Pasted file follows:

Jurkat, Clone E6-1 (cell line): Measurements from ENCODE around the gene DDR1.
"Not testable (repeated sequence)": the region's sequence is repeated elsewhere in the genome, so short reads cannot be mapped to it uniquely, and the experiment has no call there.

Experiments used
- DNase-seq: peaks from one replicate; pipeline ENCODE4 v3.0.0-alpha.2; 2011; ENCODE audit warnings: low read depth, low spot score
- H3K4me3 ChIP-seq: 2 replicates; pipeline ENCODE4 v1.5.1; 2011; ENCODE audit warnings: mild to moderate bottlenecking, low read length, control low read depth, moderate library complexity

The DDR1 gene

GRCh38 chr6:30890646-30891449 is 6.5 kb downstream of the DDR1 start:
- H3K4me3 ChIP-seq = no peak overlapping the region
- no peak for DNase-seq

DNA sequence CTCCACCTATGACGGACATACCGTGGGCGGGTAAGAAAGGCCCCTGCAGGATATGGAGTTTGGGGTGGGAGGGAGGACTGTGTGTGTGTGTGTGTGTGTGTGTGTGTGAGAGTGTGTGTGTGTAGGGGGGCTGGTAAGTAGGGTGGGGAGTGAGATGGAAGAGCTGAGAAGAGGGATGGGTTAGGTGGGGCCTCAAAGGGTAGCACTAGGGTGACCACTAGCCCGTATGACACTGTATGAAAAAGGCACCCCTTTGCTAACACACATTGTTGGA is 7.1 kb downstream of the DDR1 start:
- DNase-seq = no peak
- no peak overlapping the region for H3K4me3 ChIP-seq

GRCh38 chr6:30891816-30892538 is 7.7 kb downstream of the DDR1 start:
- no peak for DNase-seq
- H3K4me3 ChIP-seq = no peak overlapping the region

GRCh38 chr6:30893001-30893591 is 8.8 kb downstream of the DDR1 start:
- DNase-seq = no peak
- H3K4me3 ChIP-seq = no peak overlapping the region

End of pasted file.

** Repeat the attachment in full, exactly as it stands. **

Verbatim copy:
Jurkat, Clone E6-1 (cell line): Measurements from ENCODE around the gene DDR1.
"Not testable (repeated sequence)": the region's sequence is repeated elsewhere in the genome, so short reads cannot be mapped to it uniquely, and the experiment has no call there.

Experiments used
- DNase-seq: peaks from one replicate; pipeline ENCODE4 v3.0.0-alpha.2; 2011; ENCODE audit warnings: low read depth, low spot score
- H3K4me3 ChIP-seq: 2 replicates; pipeline ENCODE4 v1.5.1; 2011; ENCODE audit warnings: mild to moderate bottlenecking, low read length, control low read depth, moderate library complexity

The DDR1 gene

GRCh38 chr6:30890646-30891449 is 6.5 kb downstream of the DDR1 start:
- H3K4me3 ChIP-seq = no peak overlapping the region
- no peak for DNase-seq

DNA sequence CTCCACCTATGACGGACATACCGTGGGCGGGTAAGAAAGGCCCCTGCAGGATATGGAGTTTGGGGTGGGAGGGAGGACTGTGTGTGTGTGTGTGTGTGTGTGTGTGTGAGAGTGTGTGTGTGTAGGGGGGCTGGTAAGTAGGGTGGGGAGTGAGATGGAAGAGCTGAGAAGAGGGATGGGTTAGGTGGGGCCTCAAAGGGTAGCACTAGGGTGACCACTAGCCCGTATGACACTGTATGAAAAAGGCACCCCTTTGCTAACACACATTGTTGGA is 7.1 kb downstream of the DDR1 start:
- DNase-seq = no peak
- no peak overlapping the region for H3K4me3 ChIP-seq

GRCh38 chr6:30891816-30892538 is 7.7 kb downstream of the DDR1 start:
- no peak for DNase-seq
- H3K4me3 ChIP-seq = no peak overlapping the region

GRCh38 chr6:30893001-30893591 is 8.8 kb downstream of the DDR1 start:
- DNase-seq = no peak
- H3K4me3 ChIP-seq = no peak overlapping the region